Clinical Comments

Family Medicine (FM)/General Practice (GP)

I did not know whether this review was newsworthy or not because I was confused by the authors' conclusion regarding the quality of the original studies reviewed and thus the quality of the synthesized evidence based on the studies selected. Specifically, the authors were "certain" that the quality of the primary outcome (reducing depressive symptoms as quantified by scales) was high yet the table (Fig. 2) showing the assessment for risk of bias in each original article did not support this statement. I was also concerned about how the individual studies were weighted in the meta-analysis. For example, in Fig. 5 the weight of the only study evaluating venlafaxine was unexpectedly high relative to the subgroup of SSRI when considering the total number of participants or the total number of events.


This is a very difficult issue to clear up given the complexity of diagnosing depression in demented patients. Prevalence rates vary almost in any value due to lack of a reliable anamnesis or a good diagnostic tool, but it is worth the effort because there are so many patients with dementia taking antidepressants. According to this updated Cochrane meta-analysis, we have to bear in mind to avoiding adverse drug effects rather than expecting improvements with antidepressants.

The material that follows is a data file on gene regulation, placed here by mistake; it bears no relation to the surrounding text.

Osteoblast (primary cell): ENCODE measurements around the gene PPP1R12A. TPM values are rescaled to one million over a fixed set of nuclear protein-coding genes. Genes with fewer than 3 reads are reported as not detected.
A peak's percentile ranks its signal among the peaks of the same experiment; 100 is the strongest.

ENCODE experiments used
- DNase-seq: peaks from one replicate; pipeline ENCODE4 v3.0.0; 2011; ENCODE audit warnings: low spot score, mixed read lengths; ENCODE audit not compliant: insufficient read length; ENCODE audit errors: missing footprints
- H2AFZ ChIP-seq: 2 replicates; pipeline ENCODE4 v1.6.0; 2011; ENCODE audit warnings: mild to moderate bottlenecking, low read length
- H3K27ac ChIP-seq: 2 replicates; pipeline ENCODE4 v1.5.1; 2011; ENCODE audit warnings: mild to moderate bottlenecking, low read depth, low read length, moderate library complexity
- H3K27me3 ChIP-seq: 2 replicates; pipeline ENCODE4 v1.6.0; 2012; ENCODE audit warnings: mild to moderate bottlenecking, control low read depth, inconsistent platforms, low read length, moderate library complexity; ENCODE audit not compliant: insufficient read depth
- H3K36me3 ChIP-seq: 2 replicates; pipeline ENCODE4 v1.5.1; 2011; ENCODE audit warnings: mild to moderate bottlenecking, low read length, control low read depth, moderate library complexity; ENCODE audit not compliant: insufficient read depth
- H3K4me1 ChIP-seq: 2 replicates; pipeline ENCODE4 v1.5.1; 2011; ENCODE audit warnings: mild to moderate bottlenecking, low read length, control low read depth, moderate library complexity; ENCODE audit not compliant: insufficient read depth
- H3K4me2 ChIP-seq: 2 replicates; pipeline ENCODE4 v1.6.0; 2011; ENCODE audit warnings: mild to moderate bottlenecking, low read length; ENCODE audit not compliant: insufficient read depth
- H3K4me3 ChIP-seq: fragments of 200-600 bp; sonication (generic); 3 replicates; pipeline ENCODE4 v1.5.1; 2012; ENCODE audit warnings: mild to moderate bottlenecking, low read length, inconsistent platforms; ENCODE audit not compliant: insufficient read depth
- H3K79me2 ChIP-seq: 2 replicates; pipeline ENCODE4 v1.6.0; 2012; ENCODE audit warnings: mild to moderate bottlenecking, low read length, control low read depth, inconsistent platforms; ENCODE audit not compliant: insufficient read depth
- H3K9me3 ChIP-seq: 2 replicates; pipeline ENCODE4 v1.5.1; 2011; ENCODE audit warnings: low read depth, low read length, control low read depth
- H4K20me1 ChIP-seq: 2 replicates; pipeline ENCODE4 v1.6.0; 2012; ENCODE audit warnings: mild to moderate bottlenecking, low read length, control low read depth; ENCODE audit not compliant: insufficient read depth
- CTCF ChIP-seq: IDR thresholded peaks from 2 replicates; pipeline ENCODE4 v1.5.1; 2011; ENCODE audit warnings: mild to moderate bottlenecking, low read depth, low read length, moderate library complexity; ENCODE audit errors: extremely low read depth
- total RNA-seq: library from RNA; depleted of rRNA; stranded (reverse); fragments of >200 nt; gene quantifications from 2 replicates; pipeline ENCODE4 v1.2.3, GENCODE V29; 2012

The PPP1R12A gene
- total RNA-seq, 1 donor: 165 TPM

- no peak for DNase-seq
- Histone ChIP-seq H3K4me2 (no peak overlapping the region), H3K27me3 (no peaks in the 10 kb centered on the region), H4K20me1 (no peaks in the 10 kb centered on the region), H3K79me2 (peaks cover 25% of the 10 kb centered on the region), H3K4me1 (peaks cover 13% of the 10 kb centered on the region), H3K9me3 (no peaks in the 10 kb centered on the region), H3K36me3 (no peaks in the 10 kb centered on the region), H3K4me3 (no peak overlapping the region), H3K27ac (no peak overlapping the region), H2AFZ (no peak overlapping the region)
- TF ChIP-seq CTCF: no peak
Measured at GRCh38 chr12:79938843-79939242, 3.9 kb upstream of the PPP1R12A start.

These interesting results seem to highlight the need for a definitive trial.


Depression in dementia is very common; it's difficult to diagnose and difficult to treat. In this Cochrane meta analysis, the authors find that scores on depression scales do NOT go down in patients with antidepressant treatment. This seems to be a solid finding. However, just to confuse us, there is SOME evidence that patients with depression MIGHT respond to antidepressants. Patients treated with antidepressants might have more side effects. Clinicians will not be surprised but will be puzzled by this.